I'm having trouble getting started writing this column. It's not because I don't have anything to write about. It's because I have too much.
I guess I'll start at the beginning, some 40 years ago.
Bob and I were married Dec. 1, 1973. That means last December we were married 40 years. Our children wanted to know how to celebrate that milestone. "Should we have a party?" they asked. That wasn't what Bob and I wanted.
"Can we get together for a family vacation?" I wondered — knowing how hard it was to pin down a time when our four offspring, their spouses and their children could find free time, let alone try to coordinate all the families together.
I explained how my friends arranged with their family to rent a house on a lake. Three generations met there for a week in the summer. It seemed the perfect way to celebrate to me. Family is the most important part after all.
Calculations began, as did Internet investigations — not by me, but by our children. They were the busy ones. Bob and I were leaving everything up to them.
It soon became obvious that a whole week wouldn't work. The timing changed to a four-day weekend. But that was a problem, too. Rentals would only book a lake house for a week.
"Well, we could have a big campout at the farm," I suggested, but no one liked my idea.
More vacation research took place.
Andy and Rebecca found a solution. A friend of Andy's would loan us his cabin for our celebration. It wasn't a house, so we'd have limitations.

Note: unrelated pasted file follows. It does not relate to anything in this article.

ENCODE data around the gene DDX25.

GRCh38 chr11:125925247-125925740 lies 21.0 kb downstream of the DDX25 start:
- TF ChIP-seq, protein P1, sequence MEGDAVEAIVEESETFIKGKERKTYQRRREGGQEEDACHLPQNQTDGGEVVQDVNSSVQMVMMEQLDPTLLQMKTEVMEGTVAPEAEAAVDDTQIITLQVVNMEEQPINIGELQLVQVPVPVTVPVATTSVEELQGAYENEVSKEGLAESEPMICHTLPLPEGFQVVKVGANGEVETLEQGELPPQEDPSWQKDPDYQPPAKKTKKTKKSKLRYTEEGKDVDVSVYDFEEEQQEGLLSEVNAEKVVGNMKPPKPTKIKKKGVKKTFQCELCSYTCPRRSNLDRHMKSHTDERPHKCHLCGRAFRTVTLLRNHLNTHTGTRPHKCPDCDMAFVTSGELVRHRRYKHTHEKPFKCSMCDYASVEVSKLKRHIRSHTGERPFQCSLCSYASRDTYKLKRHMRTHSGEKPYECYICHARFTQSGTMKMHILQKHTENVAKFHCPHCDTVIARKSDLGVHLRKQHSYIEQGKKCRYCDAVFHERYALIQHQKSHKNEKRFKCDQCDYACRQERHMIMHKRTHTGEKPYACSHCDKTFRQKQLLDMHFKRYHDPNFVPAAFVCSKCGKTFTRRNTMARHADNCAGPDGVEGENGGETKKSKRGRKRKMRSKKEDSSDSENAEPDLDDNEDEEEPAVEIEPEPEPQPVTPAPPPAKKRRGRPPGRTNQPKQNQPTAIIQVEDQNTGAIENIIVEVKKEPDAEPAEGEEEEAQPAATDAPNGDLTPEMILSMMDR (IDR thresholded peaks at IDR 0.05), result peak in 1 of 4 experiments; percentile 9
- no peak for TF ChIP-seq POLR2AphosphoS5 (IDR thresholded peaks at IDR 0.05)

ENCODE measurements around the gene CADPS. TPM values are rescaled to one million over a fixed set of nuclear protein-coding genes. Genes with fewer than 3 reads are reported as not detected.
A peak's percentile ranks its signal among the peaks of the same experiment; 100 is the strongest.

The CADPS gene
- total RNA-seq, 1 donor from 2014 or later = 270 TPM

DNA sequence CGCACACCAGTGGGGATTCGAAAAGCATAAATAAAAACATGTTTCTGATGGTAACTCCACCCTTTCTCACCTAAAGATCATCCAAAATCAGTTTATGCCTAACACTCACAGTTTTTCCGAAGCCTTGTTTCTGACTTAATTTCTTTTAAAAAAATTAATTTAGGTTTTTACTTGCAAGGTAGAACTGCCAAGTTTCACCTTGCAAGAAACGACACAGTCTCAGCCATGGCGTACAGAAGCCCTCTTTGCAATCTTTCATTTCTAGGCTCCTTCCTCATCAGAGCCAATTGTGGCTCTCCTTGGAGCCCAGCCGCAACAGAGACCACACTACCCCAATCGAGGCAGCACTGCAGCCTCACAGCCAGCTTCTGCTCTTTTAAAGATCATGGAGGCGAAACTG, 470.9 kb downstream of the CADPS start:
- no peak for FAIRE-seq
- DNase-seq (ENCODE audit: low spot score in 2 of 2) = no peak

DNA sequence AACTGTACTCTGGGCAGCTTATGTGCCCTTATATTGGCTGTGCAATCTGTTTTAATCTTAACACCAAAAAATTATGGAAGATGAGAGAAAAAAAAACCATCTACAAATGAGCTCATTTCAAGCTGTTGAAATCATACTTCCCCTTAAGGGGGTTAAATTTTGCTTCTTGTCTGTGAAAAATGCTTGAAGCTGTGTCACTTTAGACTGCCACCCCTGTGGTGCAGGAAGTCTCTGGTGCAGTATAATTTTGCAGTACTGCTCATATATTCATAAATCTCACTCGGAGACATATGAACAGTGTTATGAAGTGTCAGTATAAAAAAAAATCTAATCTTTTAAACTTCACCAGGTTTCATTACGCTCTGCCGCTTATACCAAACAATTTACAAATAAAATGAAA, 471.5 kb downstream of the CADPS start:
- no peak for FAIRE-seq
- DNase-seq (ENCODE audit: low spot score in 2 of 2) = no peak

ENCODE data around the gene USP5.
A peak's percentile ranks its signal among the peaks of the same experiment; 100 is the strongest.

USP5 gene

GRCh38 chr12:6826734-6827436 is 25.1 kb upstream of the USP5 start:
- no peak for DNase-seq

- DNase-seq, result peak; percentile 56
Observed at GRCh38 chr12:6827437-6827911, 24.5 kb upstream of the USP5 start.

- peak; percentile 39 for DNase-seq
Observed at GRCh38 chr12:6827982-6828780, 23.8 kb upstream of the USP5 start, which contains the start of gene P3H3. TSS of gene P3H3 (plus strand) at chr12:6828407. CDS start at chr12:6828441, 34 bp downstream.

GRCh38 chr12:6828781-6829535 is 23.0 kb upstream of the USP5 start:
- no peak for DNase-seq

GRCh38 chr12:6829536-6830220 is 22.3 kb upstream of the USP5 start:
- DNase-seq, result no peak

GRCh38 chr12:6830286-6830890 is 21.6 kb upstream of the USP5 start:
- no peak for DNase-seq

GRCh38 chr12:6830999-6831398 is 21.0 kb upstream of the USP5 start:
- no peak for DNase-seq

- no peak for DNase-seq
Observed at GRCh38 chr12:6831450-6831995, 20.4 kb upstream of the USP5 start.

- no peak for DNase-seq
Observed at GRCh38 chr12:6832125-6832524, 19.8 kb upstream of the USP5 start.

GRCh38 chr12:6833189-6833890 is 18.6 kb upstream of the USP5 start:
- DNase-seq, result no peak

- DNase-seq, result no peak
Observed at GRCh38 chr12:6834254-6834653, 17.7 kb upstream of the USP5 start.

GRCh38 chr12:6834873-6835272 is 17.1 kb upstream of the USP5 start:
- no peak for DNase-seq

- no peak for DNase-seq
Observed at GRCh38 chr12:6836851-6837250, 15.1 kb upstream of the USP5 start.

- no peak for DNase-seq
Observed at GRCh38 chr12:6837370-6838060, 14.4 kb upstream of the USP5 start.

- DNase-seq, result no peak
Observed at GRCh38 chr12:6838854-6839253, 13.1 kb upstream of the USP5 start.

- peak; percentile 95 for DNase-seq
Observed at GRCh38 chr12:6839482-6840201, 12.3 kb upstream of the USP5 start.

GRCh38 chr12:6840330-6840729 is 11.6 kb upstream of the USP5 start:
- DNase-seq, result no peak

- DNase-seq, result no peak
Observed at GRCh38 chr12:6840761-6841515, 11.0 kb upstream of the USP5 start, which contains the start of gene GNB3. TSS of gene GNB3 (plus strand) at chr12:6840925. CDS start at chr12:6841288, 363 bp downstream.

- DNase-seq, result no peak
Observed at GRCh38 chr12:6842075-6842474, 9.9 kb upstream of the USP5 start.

Email discussions began. Could we work around the problem of limited space? Maybe we could borrow a camper or put up a tent. We decided we could live together in the cabin for four days ... somehow.
Another hitch occurred. Bad timing meant Russell and Cynthia couldn't join us — they had an impending event that couldn't be altered.
Change of date? More email communications went across the Internet. It was decided to continue with our plans and hopefully have the full tribe next time — maybe even next summer.
Long, cold winter months passed. As the prescribed time drew near, the final arrangements were made. What did we need to bring to the cabin for our long weekend? Food, of course. Clothes, towels, sheets, more food, lots of bug spray and sunscreen, and that's just for starters.
Bob and I weren't supposed to worry about bringing any food, but I volunteered farm fresh eggs and bacon. No one objected.
The biggest arrangement we had to make was to get someone to take care of our dog, cats, chickens and home while we were away. Luckily we had a good friend to do this job.
Our celebration was only for four days, so I didn't begin packing until the last minute. As soon as I brought out the suitcases, our dog Sunny knew something was up. His kept track of my every move. He didn't know exactly when we'd be walking out the door, but he knew that was coming.
Sunny's sad expression made leaving home difficult for me, but it didn't stop our plans. Soon we had the car packed, and Bob and I were heading north toward Crivitz.
Our family was already there when we arrived. Unloading the car was a breeze as so many hands were there to help.
When we went outside after stashing our stuff, Bob and I were assaulted by three squirt-gun-toting grandchildren — I'd be remiss if I didn't say I was the one who provided the guns.
Our adventure was just beginning, but I'm out of room. So remember to check back here next week for more about our great 40th anniversary adventure.